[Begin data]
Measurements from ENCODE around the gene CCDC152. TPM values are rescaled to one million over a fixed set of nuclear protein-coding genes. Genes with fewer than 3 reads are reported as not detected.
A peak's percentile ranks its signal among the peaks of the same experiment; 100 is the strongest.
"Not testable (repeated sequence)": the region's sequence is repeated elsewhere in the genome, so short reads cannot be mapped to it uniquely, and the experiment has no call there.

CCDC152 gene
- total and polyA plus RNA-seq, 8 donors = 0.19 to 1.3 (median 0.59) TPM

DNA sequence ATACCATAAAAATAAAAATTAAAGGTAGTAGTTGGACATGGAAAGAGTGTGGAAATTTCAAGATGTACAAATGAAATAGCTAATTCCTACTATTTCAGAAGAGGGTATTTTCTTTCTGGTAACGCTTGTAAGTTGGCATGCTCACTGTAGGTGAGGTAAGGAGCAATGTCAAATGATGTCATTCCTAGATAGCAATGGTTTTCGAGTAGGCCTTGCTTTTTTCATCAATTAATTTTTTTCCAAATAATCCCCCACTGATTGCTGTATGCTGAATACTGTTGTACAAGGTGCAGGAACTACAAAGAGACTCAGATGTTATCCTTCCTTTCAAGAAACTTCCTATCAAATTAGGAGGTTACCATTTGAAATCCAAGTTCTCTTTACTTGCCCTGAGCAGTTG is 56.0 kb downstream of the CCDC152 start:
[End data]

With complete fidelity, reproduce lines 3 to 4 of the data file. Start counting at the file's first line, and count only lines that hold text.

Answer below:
"Not testable (repeated sequence)": the region's sequence is repeated elsewhere in the genome, so short reads cannot be mapped to it uniquely, and the experiment has no call there.

CCDC152 gene